Numerous factors have been identified as health-risk behaviors that are related to increases in obesity. Many of these factors are part of a family's daily routines such as mealtimes, sleep, and media use. Household routines are proposed to organize family life and have been found to be associated with health outcomes including obesity (Jacobs and Fiese, 2007; Fiese et al., 2012). In addition, shortened sleep duration (e.g., Chaput et al., 2006; Cappuccio et al., 2008; Taveras et al., 2008; Bell and Zimmerman, 2010), increased television viewing (e.g., Robinson, 2001; Dennison et al., 2002; Viner and Cole, 2005; Danner, 2008) and having a television in the bedroom (e.g., Barr-Anderson et al., 2008) have been connected to increased obesity in children and adults. These lifestyle behaviors and routines are rarely practiced in isolation and are typically associated with one another. For example, decreased sleep has been associated with increased screen-viewing (e.g., Owens et al., 1999; Thompson and Christakis, 2005), and having a bedroom TV (e.g., Mindell et al., 2009). In turn, having a bedroom TV has also been associated with other health-risk behaviors such as having fewer family meals (Barr-Anderson et al., 2008). This is a concern because frequent family mealtimes have been associated with positive health-related behaviors and decreases in overweight and obesity (e.g., Rollins et al., 2010; Hammons and Fiese, 2011; Wansink and van Kleef, 2013). In addition, for over a decade the (American Academy of Pediatrics, 2001, 2013) has recommended the removal of bedroom televisions and that parents limit television viewing (and only the use of quality programming) to no more than 2 h per day. These recommendations were based on evidence that these media routines were associated with negative health and psychosocial outcomes. Television in particular may have several negative pathways to influencing obesity, including replacing time that could be used for physical activity with a sedentary activity, being a distraction while eating, and being a primary source of advertisements for unhealthy food choices. Also, as previously mentioned, if television has been connected to decreased sleep then it may relate to obesity through interfering with the quality or quantity of sleep one receives (e.g., Owens et al., 1999; Thompson and Christakis, 2005; Chaput et al., 2006; Taveras et al., 2008).
Because daily routines are frequently practiced together it is important to consider the possible cumulative effects of such practices. One of the recent methods for examining the influence of combined effects from various risk factors are cumulative risk models (e.g., Wells et al., 2010; Evans et al., 2012; Suglia et al., 2012; Lee and Hicken, 2013). Cumulative risk models examine multiple risk exposure on obesity outcomes by converting potential health-risk behaviors and other associated demographic factors into dichotomous variables (e.g., the risk is present = 1; the risk is not present = 0) that are then summed. Although the cumulative risk approach is fairly straightforward, there have been gaps in understanding the implications and mechanisms related to examining outcomes in relation to additive risks (Evans et al., 2013). In addition, these models essentially weight each risk as being equal in its influence on obesity, which usually does not allow for an examination of how the variance within each risk influences obesity outcomes. Cumulative risk models also tend to be pessimistic at a conceptual level, focusing on how exposure to combined risks leads to negative outcomes.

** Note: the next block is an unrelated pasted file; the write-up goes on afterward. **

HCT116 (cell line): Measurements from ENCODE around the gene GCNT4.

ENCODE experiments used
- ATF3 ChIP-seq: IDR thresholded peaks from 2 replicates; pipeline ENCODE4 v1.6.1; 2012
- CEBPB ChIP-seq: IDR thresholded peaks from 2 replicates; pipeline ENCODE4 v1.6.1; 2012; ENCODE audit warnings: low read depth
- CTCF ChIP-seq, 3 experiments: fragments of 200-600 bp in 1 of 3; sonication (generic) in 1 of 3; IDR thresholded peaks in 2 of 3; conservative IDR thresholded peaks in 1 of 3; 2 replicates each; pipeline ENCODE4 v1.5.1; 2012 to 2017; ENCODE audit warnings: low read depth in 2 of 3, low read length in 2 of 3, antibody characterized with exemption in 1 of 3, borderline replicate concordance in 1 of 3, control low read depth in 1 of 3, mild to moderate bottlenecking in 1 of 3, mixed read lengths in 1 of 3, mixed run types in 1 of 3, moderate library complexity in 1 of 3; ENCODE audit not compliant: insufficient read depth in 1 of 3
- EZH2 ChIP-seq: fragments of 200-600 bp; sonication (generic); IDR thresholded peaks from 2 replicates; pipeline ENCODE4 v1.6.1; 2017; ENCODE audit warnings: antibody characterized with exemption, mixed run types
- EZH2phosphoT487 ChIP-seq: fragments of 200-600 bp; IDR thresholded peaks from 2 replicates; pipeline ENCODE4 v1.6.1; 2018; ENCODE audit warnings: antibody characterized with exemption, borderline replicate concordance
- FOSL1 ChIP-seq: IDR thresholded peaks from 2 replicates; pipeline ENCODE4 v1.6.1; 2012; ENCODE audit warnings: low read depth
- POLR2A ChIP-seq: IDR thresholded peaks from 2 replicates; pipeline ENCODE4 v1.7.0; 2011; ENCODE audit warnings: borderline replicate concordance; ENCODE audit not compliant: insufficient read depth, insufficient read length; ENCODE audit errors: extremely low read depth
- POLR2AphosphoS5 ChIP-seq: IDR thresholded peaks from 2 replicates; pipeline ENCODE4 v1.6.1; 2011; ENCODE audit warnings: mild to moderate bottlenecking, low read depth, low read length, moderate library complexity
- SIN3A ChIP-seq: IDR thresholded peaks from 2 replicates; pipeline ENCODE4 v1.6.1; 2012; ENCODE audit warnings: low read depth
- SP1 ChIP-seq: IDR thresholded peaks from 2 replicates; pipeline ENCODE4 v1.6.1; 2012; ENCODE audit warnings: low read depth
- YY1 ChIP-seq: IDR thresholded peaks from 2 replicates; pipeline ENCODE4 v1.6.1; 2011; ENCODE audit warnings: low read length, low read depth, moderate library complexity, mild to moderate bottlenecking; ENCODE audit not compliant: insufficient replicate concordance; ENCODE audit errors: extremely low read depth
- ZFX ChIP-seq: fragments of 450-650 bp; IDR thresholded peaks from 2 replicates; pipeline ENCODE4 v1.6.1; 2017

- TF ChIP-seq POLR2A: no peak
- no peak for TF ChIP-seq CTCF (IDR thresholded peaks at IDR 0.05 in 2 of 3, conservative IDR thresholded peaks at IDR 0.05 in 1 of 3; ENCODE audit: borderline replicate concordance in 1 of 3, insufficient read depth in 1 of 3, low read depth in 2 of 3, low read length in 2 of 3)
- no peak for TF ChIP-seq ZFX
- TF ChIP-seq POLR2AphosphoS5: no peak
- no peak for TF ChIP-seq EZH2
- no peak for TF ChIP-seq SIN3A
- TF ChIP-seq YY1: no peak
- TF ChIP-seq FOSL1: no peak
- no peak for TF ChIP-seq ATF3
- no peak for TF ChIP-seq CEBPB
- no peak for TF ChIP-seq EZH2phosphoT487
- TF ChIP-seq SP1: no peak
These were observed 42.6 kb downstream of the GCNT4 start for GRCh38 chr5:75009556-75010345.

In contrast to the focus on risks and negative factors that increase prevalence of obesity (such as cumulative risk models), some researchers have focused on examining positive routines that act as protective factors to decrease prevalence of obesity (e.g., Anderson and Whitaker, 2010; Haines et al., 2013). These researchers have focused on the potential of promoting positive health-related behaviors and daily routines as positive mechanisms of change relating to obesity and health. In a similar way to how cumulative risks can compound their influence on negative health outcomes, researchers have suggested that cumulative protective routines (PRs) can work together to help support positive health outcomes. For example, Anderson and Whitaker reported that children who got adequate sleep, ate dinner with their parents, and limited screen-viewing time, had a 40% lower prevalence of obesity than children who were exposed to none of those PRs. Although some studies are starting to examine the cumulative effects of protective behaviors (such as healthy routines) in adults or children, there remains a gap in understanding how and when these healthy routines are related to positive health outcomes and protect against the risk of obesity prevalence. In addition, little is known regarding how and when the PRs of parents are related to the PRs of their children. For the purpose of the current study, PRs are defined as daily family and personal routines that are generally associated with, and likely to be predictive of, an individual's overall health.
The objective of the current study was to identify the potential associations between parent PRs and child PRs, and to describe socio-demographic factors relating to differences in the use of PRs. Because socio-demographic factors have been associated with daily routines (Fiese et al., 2012) and obesity (Taveras et al., 2010; Ogden et al., 2013) it was also important to consider demographic variations in PRs. This study reports on potential socio-demographic differences related to two parent PRs (getting adequate sleep ≥7 h night and having frequent and family mealtime routines). We hypothesized that parent PRs would be positively related to child PRs, and that individual and cumulative PRs would be related to decreased prevalence of obesity in parents and overweight in preschool children. To test these hypotheses, we examined how sociodemographic factors, as well as two specific parent PRs, were related to exposure to the four child PRs that were targeted by Haines et al. (2013) (e.g., getting adequate sleep ≥10 h night; regular family dinnertimes; limiting screen-viewing time to 2 h per day or less; avoiding the placement of a TV in the child's bedroom). We then assessed how parent PRs were related to obesity prevalence in parents, and how child PRs were related to overweight prevalence in children. Finally, we compared the prevalence of cumulative parent PRs, and each individual parent PR, with child overweight and the use of cumulative and individual child PRs.